The best adventure is the one we are on today. Plan with your little ones what needs to be done today. How can we help each other do both the fun things and the not-so-fun things? Discipline is best learnt together. Being able to stay on task has never been one of my strengths; however, I have family and friends who help me focus and channel my energies to finish. Our best friend Jesus promises to be with us—listen and look for His lead and follow it!

Have you ever said something and knew right away you shouldn’t have? Maybe you knew that what you said was mean or hurtful immediately—or maybe it took a little bit of time for you to realize—and by the end of the day, you knew you shouldn’t have let those words come out of your mouth. Proverbs 5:2 says, “Be careful to use good sense. Watch what you say.” Are there any words or phrases you use that maybe your family or some of your best friends say too? Just like friends share funny moments and laughter, we also share our words. Think of some of the words you and your friends all say that not not everyone else says. It’s important to use good sense and make sure we are speaking good and kind words so the words we share help others.

Up until this point, Solomon has done all that he can to convince his kid that wisdom is something we have to locate in order to possess it. But in Chapter 5, he changes up his plan and begins to believe that his child has the wisdom now and, in turn, must do all that he can to protect it once it’s in him. The plot twist is that even when you have wisdom, it still isn’t for you to share without discretion. Wisdom is really as valuable as gold and diamonds because much like expensive possessions, you don’t want to go around walking in the wrong neighborhood flaunting your jewelry or else someone will help you take them off and keep them!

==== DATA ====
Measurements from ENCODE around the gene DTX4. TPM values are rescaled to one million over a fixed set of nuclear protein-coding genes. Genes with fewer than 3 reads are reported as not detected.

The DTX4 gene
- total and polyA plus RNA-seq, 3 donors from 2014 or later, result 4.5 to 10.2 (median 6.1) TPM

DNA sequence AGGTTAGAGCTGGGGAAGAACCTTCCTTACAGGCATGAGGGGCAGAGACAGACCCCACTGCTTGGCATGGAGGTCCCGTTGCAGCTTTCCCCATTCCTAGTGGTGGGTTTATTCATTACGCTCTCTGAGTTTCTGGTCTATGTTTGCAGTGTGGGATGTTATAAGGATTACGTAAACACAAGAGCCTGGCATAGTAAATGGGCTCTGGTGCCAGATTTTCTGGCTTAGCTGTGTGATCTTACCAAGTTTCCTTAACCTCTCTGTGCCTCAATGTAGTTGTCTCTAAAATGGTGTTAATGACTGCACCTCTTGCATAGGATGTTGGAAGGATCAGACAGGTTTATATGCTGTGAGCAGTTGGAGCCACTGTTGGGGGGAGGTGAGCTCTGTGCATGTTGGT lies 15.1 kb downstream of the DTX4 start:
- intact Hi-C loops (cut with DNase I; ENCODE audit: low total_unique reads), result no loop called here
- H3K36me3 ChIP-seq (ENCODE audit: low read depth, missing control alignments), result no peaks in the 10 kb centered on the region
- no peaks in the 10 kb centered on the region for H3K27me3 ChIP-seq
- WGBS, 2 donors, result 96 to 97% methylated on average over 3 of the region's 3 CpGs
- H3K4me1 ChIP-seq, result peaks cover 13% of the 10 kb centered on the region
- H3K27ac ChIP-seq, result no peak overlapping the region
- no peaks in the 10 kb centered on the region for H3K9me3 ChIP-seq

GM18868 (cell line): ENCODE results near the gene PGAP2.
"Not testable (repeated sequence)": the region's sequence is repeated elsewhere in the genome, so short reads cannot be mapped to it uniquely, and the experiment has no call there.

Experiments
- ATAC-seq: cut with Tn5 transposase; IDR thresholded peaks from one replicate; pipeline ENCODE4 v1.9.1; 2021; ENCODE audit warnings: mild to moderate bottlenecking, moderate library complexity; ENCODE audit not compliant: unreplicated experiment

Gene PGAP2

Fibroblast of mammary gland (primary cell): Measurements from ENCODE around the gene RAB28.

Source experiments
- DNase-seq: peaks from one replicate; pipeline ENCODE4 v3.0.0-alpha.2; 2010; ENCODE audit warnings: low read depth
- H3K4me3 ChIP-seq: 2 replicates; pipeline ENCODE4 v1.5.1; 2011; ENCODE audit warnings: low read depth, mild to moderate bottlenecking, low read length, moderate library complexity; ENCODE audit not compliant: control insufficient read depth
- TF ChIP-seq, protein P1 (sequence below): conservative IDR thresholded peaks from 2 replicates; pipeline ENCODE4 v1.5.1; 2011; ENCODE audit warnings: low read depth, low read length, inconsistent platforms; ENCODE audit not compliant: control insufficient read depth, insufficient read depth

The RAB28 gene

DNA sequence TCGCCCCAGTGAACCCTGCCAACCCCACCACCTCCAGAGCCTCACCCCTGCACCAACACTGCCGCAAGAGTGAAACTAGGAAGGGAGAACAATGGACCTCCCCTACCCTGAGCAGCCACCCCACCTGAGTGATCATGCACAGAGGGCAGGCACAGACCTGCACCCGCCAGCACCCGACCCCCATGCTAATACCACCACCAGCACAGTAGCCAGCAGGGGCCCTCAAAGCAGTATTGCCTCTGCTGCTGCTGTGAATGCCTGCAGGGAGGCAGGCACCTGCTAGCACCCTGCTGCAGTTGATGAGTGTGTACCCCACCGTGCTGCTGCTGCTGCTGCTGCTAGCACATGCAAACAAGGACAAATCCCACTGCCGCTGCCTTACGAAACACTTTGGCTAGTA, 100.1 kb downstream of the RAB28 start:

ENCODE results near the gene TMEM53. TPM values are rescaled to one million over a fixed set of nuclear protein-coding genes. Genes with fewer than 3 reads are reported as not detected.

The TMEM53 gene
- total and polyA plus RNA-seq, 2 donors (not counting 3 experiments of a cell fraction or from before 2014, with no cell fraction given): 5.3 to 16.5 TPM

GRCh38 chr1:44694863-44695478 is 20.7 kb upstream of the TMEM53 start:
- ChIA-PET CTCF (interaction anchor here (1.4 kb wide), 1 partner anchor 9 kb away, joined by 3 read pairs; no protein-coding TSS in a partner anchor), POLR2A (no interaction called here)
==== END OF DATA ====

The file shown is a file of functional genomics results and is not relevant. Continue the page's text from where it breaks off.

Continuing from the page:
In Chapter 5, from the jump, Solomon uses the term “guard” when describing the proper way to keep that knowledge you learned from your experience from being taken from you. Which raises this question: if knowledge is supposed to be guarded, can you lose wisdom after you’ve found it? Is wisdom not permanent after you worked so hard to get it?

Solomon seems to think it’s not. And his belief becomes your warning this morning. Wisdom is not merely something you keep forever. Even when it’s etched on your heart and worn around your neck. Just like the examples above, it can be stolen if you’re reckless with how you use it. So be warned . . .

How might you go about making sure you’re guarding your knowledge with your lips and keep discerning discretion today?

Have you ever felt like you are just wandering through life? You go to school, go to work, maybe see a few friends, go to church, and go to sleep. The hardest part is sleep—or bedtime. That’s when we actually realize we are just wandering through life. We think about the anxieties and troubles of the day and we realize we actually don’t have it all figured out. But what if I told you that this is the best conclusion you can come to in life? “I don’t have it all figured out!” Those are the words of someone ready to accept the guidance and call of Jesus. It is only when we come to the end of ourselves that Jesus can do anything with us. What separates those who wander from those who are lost is the ability to let Jesus be in control. It’s OK that you don’t have it all figured out. Now that you have admitted this, turn to Jesus and ask Him what He needs to do in your life.

Zan Long is GRC director for faith development for ages 0-17. She lives in Sydney, Australia, and serves at her local church in nearby Kellyville.
Jessyka Dooley is assistant youth director for the Rocky Mountain Conference of Seventh-day Adventists in Denver, Colorado.
J. Murdock is associate pastor at Boulder Adventist Church in Boulder, Colorado, where he focuses on youth and young adult ministry.
Kyle Smith is the associate pastor of youth and family ministries at New Haven Adventist Church in Overland Park, Kansas.